News State Tasmania News Hugs, tears as flights return to Tasmania after COVID closure

Hugs, tears as flights return to Tasmania after COVID closure

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Emily Myors hugs niece Sadie at Hobart Airport. Photo: ABC
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It’s been 12 months since Emily Myors has seen her family.

“My family is all here [in Tasmania]. I’ve been in Queensland by myself. It’s been a really tough year,” she said.

Ms Myors, like many Tasmanian expats, has been separated from her family by the COVID border closures.

But as of Monday, Tasmania threw the doors open to low-risk jurisdictions, allowing families across the country to reunite.

“As soon as I could get on the plane, I took the first flight I could out of there,” she said.

“I’ll be going back [to Queensland], but just to be able to see everyone and make sure everyone’s OK.

“I’ve had a really rough year, as everybody has in the world. It’s just really nice to come home and see everyone and hug everyone.

“They’re my family and I’ve really figured out what’s most important to me at the moment.”

Ms Myors said finally reuniting with her family has been “overwhelming”.

“It’s been a really emotional time, even just the lead up. I was crying on the plane, seeing Hobart. We flew in past Mount Wellington, which was just really nice,” she said.

Ms Myors is hoping to come back at Christmas time, having booked already, but she said she’s worried now she knows how quickly things can change.

“I’m concerned now we know it can be taken away from us so easily … what’s going to happen in the future. It’s just a little bit scary,” she said.

Her father, Gary Myors, said he was very happy to have his daughter home.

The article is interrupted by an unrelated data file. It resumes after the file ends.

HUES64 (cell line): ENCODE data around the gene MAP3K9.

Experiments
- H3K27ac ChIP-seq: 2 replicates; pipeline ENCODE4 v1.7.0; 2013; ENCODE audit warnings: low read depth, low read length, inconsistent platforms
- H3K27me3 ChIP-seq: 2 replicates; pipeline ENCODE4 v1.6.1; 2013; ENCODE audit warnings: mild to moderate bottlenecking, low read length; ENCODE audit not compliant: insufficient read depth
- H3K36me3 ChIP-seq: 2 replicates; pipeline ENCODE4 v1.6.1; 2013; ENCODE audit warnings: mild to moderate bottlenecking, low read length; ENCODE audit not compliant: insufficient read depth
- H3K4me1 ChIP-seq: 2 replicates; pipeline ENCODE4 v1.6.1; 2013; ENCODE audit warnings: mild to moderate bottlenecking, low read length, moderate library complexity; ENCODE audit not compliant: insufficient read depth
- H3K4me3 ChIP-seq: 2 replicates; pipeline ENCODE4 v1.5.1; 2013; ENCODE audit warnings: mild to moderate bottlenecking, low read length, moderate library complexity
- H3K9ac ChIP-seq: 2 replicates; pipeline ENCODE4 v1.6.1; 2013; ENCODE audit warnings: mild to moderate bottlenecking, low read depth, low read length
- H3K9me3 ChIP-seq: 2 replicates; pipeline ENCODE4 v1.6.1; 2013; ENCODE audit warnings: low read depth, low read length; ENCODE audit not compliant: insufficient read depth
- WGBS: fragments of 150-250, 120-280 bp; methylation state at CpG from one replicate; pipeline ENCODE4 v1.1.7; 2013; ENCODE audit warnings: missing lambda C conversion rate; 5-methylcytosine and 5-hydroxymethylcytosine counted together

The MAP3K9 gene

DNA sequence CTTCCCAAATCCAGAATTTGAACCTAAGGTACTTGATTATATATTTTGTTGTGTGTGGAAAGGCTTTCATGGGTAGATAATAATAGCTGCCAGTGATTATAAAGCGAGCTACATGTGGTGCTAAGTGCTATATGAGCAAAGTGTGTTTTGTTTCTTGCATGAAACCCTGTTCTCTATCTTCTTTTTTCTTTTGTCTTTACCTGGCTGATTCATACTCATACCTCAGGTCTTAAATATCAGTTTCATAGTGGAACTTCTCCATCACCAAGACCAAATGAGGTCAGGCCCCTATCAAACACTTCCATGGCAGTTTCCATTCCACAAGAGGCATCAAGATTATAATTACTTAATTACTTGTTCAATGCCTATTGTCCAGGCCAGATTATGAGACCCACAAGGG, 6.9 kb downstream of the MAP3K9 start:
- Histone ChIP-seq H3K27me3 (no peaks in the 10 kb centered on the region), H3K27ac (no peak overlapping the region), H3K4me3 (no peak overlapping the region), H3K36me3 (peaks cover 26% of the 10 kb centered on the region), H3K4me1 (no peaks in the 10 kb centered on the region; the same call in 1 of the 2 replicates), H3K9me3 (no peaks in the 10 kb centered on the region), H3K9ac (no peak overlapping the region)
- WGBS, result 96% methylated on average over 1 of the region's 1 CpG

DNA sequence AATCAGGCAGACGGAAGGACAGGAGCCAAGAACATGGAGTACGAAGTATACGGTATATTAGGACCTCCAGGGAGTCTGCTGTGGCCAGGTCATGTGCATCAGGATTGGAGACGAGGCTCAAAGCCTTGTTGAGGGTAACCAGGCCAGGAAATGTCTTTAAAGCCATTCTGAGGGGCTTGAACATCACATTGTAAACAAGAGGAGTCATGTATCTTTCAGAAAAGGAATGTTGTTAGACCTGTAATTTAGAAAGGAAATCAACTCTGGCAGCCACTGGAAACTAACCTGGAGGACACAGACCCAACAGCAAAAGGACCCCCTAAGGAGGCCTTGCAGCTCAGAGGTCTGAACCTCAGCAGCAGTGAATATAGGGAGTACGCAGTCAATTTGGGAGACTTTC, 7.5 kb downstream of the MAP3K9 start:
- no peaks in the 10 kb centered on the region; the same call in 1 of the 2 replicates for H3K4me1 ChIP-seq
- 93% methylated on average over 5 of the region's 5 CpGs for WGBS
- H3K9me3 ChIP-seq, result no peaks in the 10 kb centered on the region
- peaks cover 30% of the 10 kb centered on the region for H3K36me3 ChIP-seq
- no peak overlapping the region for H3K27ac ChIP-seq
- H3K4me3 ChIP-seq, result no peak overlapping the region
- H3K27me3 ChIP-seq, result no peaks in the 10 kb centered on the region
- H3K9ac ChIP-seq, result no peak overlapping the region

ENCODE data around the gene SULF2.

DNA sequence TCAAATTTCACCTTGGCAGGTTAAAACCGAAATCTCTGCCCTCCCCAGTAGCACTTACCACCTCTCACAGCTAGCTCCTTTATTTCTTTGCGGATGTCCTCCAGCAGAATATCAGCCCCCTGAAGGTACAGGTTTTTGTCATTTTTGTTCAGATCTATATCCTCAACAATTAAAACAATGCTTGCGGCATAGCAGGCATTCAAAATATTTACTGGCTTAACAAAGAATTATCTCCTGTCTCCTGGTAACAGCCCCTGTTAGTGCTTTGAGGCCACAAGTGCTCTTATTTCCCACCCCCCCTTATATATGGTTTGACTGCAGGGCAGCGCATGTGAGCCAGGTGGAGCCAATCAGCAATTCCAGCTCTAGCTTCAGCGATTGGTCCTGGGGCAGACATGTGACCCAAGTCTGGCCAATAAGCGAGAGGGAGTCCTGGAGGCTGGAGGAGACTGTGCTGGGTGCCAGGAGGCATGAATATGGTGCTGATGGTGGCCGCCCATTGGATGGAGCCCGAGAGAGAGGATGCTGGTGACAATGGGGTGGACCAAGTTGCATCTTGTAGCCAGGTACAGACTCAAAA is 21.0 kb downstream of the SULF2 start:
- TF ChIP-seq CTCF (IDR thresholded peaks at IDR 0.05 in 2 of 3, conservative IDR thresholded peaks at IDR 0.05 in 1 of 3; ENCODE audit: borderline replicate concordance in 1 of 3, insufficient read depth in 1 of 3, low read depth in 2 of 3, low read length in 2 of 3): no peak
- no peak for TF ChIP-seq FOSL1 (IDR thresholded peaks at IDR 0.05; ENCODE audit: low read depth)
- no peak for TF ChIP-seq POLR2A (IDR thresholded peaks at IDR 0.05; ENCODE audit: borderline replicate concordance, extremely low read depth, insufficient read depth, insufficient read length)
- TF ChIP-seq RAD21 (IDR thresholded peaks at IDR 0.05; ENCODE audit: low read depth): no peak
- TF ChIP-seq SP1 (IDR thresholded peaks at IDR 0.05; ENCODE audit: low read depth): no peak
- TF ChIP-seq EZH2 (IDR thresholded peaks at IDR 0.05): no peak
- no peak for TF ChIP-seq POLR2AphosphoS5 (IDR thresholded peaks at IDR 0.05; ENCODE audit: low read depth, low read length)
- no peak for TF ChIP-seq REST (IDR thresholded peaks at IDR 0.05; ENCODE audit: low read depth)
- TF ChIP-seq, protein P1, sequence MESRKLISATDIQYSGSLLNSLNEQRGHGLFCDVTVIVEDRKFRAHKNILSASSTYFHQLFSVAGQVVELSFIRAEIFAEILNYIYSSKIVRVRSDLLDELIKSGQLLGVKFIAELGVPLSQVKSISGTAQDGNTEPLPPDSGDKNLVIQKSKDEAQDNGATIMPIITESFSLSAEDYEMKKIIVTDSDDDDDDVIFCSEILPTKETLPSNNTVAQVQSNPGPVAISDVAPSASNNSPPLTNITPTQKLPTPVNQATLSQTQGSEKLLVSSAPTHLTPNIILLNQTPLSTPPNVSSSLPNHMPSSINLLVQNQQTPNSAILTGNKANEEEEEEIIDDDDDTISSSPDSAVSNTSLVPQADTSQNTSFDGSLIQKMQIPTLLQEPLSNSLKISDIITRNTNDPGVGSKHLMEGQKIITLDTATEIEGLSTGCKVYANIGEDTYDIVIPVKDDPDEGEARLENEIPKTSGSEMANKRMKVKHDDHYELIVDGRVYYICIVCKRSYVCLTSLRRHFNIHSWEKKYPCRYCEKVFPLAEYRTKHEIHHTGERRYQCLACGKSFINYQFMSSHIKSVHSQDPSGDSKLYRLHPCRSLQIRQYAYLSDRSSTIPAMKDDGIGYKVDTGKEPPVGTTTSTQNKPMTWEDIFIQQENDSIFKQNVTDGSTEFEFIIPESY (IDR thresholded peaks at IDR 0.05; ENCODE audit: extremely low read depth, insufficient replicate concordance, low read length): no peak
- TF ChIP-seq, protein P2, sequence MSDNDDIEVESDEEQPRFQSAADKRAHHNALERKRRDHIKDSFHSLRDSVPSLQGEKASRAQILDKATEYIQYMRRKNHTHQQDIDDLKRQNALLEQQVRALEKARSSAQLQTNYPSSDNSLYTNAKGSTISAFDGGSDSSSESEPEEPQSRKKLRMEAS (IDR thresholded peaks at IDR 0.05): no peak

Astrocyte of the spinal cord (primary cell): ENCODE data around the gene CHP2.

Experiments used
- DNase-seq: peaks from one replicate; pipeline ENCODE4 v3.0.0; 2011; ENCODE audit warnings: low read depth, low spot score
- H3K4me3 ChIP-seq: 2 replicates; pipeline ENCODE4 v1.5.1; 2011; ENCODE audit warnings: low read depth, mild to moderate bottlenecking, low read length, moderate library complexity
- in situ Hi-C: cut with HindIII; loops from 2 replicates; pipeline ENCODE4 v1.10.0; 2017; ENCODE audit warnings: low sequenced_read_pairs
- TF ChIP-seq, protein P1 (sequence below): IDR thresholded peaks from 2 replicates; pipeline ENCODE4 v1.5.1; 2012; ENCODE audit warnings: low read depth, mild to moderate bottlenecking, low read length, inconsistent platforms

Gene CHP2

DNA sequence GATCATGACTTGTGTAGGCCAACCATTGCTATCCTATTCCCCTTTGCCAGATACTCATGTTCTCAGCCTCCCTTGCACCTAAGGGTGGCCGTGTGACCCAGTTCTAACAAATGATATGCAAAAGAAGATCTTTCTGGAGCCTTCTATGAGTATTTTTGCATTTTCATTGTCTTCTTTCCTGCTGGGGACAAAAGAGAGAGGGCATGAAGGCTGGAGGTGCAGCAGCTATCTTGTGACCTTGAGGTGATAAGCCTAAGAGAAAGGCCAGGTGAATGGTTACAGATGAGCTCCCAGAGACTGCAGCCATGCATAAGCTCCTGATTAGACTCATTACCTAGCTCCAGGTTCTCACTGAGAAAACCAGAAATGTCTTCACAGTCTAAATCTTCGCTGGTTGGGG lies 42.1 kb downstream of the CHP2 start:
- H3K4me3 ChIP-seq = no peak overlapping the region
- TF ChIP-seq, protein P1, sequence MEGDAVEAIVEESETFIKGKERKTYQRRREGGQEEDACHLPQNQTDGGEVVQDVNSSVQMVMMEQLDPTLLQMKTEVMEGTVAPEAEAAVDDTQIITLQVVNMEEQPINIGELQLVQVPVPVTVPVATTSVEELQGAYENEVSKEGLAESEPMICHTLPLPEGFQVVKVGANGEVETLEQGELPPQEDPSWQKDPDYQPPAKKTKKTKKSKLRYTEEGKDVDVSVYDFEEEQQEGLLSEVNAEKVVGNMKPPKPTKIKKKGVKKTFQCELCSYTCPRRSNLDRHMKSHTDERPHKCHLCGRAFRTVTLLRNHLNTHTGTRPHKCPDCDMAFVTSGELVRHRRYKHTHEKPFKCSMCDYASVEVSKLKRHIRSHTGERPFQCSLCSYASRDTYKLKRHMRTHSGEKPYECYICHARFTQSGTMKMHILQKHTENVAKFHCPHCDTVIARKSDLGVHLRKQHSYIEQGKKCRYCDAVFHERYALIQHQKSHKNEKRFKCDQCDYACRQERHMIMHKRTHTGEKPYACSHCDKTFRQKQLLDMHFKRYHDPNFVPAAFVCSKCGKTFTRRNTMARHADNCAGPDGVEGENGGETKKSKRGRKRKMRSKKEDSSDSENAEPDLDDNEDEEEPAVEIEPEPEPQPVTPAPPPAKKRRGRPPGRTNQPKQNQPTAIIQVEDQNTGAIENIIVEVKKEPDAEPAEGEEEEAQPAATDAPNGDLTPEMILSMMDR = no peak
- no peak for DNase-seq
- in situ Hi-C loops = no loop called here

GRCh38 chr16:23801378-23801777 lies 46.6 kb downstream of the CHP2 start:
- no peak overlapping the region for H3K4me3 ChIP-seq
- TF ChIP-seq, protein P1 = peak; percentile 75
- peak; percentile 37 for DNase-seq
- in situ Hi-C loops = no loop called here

“I’ve missed her. Normally she’s home three or four times a year,” he said.

“It’s been a bit of a crazy year. I’ve had a few stints in hospital and she feels like she would’ve liked to have come home and make sure I was OK.”

tasmania covid borders
Sadie Myors waits with family for her aunt Emily Myors on the day Tasmania’s borders reopen. Photo: ABC

People coming to Tasmania from Queensland, South Australia, Western Australia, the Northern Territory, the Australian Capital Territory and New Zealand from Monday no longer need to quarantine.

Hobart Airport chief executive Matt Cocker told ABC Radio Hobart the two flights from Brisbane and one from Adelaide on Monday were fully booked.

“It’s going to be a mixture but I think predominantly what we’ll see is returning Tasmanians and of course people wanting to see their friends and relatives, so we’ll see those people who want to come back and see their family,” Mr Cocker said.

Listener Belinda said she was flying home to Tasmania on Monday after spending time in Brisbane for her daughter’s wedding.

She said she had been planning to come home on October 9, but when she heard border restrictions would be eased for people arriving from Queensland, she extended her stay.

Tourism Tasmania chief executive John Fitzgerald said airlines were reporting strong demand for flights between Brisbane and Hobart and Adelaide and Hobart for the weeks ahead.

“The airlines have said to us if they see the demand, they’ll continue to provide the capacity,” Mr Fitzgerald said.

He said based on current estimates, and on the assumption all borders are open by Christmas, Tasmania was on track to welcome 40 to 50 per cent of its usual number of tourists this summer.

The first flight into Launceston from a COVID-safe place will arrive on Tuesday.

Flights from Melbourne and Sydney to Tasmania are still operating, with passengers on board required to quarantine.

Premier Peter Gutwein is expected to make an announcement about travel to and from NSW later this week.

Tasmanians travelling to WA and New Zealand still need to quarantine on arrival.

More details about current coronavirus measures are available at the Tasmanian government’s coronavirus information website.